It drove smoothly and as we crawled along the Euston and Marylebone Roads towards Baker Street (where we picked up four more passengers) I could tell this was going to be an impressive ride quality.
Our driver apologised for the late arrival and after Baker Street made an explanatory announcement that ‘it had been one of those mornings: problems with the traffic, problems with the coach and problems with the phone’. Still, I think we were all pleased to be on our way at last and we were reassured a revised anticipated arrival time in Bristol of midday was on the cards (rather than the originally scheduled 1131).
So, as instructed, I sat back, relaxed and thoroughly enjoyed the ride down to Bristol where we pulled up in the city centre at Rupert Street at 1219 – 48 minutes late.
In the event not only did I have a completely free and luxurious ride (the seat was ten times more comfortable than a Class 800 train) but I arrived much quicker than had I gone to Paddington this morning as problems with overhead wires meant no trains could run until repairs were completed around lunchtime.
Snap is an interesting idea. Thomas Ableman rightly describes the company as a Sales and Marketing platform. It aims to excel at getting customers and allows operating companies to concentrate on what he says they do best – operating coaches. As befits the way of the ride sharing world, passengers are asked to rate their journey between 1 and 5 immediately on completion by text and this helps Snap ensure they contract only the best operators.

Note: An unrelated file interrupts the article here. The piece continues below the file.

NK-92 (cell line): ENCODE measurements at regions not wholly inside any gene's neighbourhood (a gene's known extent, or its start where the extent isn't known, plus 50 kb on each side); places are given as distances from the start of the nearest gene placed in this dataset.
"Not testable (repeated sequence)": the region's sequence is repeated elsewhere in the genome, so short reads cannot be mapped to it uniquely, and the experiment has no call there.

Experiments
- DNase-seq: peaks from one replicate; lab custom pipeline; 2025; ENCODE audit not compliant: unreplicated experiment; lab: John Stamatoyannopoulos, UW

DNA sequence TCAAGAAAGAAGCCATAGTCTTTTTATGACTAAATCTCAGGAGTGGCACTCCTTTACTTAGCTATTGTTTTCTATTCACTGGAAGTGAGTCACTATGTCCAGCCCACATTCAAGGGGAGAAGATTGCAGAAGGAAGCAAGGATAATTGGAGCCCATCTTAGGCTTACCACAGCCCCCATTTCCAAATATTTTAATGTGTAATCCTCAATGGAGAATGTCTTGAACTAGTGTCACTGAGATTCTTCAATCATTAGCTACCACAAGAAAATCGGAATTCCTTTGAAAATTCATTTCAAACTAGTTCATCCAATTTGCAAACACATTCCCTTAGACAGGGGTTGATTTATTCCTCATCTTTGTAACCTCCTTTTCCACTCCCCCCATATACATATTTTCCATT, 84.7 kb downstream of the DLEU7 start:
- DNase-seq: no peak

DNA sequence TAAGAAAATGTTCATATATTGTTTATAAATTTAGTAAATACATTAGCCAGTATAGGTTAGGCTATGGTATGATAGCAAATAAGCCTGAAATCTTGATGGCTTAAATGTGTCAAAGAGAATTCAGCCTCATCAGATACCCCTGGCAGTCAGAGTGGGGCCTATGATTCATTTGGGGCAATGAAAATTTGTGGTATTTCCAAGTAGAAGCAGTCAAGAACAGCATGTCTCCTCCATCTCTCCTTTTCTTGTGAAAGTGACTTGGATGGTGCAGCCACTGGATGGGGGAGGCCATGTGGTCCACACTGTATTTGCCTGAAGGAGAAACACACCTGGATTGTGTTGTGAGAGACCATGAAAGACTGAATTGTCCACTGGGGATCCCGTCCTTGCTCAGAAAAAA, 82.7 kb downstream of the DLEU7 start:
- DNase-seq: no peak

Thomas points out that compared to the downturn in bus travel and the more recent downward trends in train passengers, inter-city express coach travel is on the up – quoting both National Express and Megabus enjoying growth. To successfully join in this growth, Snap’s challenge must surely be raising awareness that they exist. Unlike the established players, Snap doesn’t have high visibility branded coaches plying the motorways and into town and city centres.
My Anderson Travel coach had a small Snap vinyl near the front on both sides but it only acted as reassurance to those of us boarding than being anything meaningful to anyone else.
But, as Snap’s overhead are a tiny fraction of National Express and Megabus it doesn’t really matter if the company grows at a fairly slow pace from one travel market to another as demand increases from word of mouth and use of low cost social media and it continues to match demand and supply with dynamic pricing.
For non-time critical passengers on tight budgets who happen to be travelling where Snap have a platform, it’s an irresistible proposition. Luxury travel, smooth ride and excellent bespoke reassuring communications.
It’ll be interesting to see where Snap goes next. I’ll happily give it another go if a destination and departure time look convenient – mainly for the novelty of such luxury road travel at a ridiculously cheap price – so I hope Snap’s venture capital investors are equally happy too. I’m told firmly that they are.
Roger French 17th October 2018
I am in no way a marketing expert, but does it really make sense to sell a “premium” service at such bargain basement fares? A quick check on the National Express website shows the cheapest London-Bristol fare is £9 – for a non-premium service. I am also out of touch with current costings, but I rather doubt that it will be sustainable in the long term to carry many passengers at £5 a head from London-Bristol. So does it really make sense to build up the expectations of potential passengers in this way? I wonder if any of the passengers who traveled on your journey would not have chosen Snap if the fare had been £10?
Good points Nigel; thanks.